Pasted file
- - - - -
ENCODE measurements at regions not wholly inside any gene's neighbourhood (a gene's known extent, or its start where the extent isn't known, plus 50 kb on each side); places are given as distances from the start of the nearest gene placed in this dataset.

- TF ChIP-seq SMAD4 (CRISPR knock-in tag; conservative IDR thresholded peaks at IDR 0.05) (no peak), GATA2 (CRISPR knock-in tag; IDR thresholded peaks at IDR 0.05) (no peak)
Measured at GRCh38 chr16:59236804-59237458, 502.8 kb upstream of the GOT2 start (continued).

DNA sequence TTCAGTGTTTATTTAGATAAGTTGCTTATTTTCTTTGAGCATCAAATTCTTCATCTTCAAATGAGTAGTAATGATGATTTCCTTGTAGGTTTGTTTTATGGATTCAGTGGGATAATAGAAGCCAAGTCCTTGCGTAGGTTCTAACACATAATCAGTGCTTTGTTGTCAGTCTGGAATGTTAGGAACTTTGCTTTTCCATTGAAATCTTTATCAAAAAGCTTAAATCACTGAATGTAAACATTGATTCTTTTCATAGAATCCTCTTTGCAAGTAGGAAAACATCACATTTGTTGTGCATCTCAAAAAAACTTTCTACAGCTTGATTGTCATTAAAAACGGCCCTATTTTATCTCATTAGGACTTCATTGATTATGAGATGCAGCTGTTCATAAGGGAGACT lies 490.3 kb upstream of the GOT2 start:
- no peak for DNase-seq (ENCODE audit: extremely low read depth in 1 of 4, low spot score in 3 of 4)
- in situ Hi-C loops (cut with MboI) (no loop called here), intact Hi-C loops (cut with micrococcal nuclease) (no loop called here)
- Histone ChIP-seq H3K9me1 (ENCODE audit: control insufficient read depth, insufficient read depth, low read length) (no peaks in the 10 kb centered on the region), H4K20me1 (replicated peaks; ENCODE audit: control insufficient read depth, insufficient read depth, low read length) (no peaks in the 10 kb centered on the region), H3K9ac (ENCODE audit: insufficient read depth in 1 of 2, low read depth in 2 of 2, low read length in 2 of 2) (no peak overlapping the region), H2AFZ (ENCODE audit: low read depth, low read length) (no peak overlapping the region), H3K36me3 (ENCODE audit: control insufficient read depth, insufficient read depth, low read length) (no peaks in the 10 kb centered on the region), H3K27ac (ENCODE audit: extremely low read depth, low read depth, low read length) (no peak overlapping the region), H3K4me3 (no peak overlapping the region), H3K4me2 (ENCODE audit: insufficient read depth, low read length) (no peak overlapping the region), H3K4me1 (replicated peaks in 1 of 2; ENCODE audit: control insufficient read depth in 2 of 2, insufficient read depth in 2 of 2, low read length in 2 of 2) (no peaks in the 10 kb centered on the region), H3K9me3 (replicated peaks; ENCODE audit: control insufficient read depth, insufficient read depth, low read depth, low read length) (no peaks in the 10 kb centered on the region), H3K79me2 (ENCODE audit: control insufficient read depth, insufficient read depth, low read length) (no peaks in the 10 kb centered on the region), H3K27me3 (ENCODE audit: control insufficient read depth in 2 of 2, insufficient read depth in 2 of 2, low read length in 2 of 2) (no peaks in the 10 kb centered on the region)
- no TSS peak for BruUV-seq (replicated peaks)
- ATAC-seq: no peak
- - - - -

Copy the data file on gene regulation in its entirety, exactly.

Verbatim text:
ENCODE measurements at regions not wholly inside any gene's neighbourhood (a gene's known extent, or its start where the extent isn't known, plus 50 kb on each side); places are given as distances from the start of the nearest gene placed in this dataset.

- TF ChIP-seq SMAD4 (CRISPR knock-in tag; conservative IDR thresholded peaks at IDR 0.05) (no peak), GATA2 (CRISPR knock-in tag; IDR thresholded peaks at IDR 0.05) (no peak)
Measured at GRCh38 chr16:59236804-59237458, 502.8 kb upstream of the GOT2 start (continued).

DNA sequence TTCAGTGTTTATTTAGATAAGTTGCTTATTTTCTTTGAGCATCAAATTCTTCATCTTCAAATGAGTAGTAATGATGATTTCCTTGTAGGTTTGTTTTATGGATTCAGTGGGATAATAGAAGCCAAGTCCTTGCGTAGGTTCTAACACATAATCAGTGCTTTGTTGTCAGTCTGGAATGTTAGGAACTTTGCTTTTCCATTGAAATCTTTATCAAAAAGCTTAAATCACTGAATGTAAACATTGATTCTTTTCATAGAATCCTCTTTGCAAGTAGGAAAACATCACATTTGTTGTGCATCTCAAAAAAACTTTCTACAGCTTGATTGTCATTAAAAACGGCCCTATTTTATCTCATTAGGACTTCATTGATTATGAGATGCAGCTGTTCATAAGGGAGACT lies 490.3 kb upstream of the GOT2 start:
- no peak for DNase-seq (ENCODE audit: extremely low read depth in 1 of 4, low spot score in 3 of 4)
- in situ Hi-C loops (cut with MboI) (no loop called here), intact Hi-C loops (cut with micrococcal nuclease) (no loop called here)
- Histone ChIP-seq H3K9me1 (ENCODE audit: control insufficient read depth, insufficient read depth, low read length) (no peaks in the 10 kb centered on the region), H4K20me1 (replicated peaks; ENCODE audit: control insufficient read depth, insufficient read depth, low read length) (no peaks in the 10 kb centered on the region), H3K9ac (ENCODE audit: insufficient read depth in 1 of 2, low read depth in 2 of 2, low read length in 2 of 2) (no peak overlapping the region), H2AFZ (ENCODE audit: low read depth, low read length) (no peak overlapping the region), H3K36me3 (ENCODE audit: control insufficient read depth, insufficient read depth, low read length) (no peaks in the 10 kb centered on the region), H3K27ac (ENCODE audit: extremely low read depth, low read depth, low read length) (no peak overlapping the region), H3K4me3 (no peak overlapping the region), H3K4me2 (ENCODE audit: insufficient read depth, low read length) (no peak overlapping the region), H3K4me1 (replicated peaks in 1 of 2; ENCODE audit: control insufficient read depth in 2 of 2, insufficient read depth in 2 of 2, low read length in 2 of 2) (no peaks in the 10 kb centered on the region), H3K9me3 (replicated peaks; ENCODE audit: control insufficient read depth, insufficient read depth, low read depth, low read length) (no peaks in the 10 kb centered on the region), H3K79me2 (ENCODE audit: control insufficient read depth, insufficient read depth, low read length) (no peaks in the 10 kb centered on the region), H3K27me3 (ENCODE audit: control insufficient read depth in 2 of 2, insufficient read depth in 2 of 2, low read length in 2 of 2) (no peaks in the 10 kb centered on the region)
- no TSS peak for BruUV-seq (replicated peaks)
- ATAC-seq: no peak